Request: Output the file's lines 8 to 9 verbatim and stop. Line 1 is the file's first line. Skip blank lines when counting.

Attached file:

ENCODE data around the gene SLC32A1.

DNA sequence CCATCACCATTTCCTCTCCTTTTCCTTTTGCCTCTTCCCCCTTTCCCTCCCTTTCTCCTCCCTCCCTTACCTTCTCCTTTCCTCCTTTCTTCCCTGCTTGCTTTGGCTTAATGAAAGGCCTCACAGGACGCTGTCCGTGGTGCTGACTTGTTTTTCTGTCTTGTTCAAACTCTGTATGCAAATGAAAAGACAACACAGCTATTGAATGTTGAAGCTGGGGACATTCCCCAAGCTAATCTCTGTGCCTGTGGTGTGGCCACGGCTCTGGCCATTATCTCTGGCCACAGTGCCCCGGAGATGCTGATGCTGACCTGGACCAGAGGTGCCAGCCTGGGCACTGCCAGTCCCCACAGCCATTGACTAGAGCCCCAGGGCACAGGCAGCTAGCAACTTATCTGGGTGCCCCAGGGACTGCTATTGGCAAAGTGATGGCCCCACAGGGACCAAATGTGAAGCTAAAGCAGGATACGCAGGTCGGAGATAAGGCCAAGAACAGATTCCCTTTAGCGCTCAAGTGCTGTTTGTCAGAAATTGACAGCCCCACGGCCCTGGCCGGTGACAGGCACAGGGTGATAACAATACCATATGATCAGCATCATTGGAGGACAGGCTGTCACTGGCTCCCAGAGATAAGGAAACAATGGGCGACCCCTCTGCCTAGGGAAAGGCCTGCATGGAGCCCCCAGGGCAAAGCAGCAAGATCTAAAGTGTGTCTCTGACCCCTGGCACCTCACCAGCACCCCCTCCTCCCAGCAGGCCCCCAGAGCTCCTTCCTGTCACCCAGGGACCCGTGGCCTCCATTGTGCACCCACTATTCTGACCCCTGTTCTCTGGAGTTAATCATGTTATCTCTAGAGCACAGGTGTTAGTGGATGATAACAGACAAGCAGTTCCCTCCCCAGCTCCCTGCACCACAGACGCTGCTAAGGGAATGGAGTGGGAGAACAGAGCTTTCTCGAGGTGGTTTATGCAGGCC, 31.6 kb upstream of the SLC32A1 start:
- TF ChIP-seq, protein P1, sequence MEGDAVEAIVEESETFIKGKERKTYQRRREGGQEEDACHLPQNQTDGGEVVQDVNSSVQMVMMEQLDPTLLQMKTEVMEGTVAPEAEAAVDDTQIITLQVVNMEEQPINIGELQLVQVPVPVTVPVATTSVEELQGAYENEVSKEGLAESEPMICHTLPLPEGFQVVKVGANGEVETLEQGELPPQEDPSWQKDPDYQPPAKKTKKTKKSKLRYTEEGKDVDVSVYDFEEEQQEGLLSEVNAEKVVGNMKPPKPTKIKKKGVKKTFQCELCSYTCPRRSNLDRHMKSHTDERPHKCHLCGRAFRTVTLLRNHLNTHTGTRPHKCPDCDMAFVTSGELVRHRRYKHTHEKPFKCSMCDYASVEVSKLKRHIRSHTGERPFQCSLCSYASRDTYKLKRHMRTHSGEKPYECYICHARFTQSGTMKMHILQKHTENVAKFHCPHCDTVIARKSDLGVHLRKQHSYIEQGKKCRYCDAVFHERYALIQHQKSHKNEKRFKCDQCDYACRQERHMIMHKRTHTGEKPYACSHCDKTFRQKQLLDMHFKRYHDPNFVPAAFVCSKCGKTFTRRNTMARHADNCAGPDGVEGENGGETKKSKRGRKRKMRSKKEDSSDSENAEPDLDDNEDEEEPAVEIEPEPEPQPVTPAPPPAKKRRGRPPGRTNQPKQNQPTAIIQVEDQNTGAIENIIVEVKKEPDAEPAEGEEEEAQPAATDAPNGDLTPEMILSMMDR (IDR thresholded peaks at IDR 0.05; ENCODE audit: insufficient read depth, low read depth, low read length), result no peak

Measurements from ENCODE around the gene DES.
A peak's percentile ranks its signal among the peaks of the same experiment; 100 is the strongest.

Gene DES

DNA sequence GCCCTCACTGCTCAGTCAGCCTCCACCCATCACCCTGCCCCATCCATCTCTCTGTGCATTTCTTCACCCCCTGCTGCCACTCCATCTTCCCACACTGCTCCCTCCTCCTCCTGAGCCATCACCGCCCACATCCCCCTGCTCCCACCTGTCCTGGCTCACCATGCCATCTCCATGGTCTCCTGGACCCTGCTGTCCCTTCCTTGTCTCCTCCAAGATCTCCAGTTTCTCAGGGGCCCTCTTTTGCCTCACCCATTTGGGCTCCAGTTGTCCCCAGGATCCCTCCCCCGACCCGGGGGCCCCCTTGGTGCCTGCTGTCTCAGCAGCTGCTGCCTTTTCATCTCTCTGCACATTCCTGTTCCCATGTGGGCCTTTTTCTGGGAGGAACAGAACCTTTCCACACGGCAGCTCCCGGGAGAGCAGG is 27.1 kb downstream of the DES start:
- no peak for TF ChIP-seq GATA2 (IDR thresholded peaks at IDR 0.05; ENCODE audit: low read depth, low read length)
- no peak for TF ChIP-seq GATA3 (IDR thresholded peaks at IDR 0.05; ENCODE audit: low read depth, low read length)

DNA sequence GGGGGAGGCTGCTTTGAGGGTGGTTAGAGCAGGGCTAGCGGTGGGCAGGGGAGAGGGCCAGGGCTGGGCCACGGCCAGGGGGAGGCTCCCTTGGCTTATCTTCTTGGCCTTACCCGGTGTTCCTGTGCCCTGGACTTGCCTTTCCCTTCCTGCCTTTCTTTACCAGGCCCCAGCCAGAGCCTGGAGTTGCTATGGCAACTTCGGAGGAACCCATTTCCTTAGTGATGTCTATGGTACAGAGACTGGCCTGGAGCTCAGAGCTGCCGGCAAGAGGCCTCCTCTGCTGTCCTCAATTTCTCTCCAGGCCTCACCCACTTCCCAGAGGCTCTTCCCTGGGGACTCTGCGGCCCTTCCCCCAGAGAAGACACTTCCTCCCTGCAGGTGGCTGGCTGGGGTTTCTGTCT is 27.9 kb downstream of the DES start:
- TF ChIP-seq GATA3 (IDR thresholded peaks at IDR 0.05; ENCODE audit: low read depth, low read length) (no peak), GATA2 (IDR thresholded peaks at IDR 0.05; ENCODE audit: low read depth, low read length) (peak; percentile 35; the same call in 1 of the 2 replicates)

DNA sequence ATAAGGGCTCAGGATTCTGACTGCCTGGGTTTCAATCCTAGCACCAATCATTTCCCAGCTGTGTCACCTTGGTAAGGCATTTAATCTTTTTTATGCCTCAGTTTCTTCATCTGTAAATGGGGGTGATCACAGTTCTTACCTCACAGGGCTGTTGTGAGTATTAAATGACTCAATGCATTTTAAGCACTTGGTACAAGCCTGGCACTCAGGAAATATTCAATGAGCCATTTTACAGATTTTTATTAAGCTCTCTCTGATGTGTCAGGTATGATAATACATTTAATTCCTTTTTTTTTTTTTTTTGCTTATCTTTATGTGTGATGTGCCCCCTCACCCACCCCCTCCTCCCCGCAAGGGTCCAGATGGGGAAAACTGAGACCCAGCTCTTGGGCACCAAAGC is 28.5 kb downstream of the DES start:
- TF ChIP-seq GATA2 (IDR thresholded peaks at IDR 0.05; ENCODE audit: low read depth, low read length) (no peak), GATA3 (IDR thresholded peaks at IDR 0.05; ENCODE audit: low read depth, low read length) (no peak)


- no peak for TF ChIP-seq GATA2 (IDR thresholded peaks at IDR 0.05; ENCODE audit: low read depth, low read length)
- no peak for TF ChIP-seq GATA3 (IDR thresholded peaks at IDR 0.05; ENCODE audit: low read depth, low read length)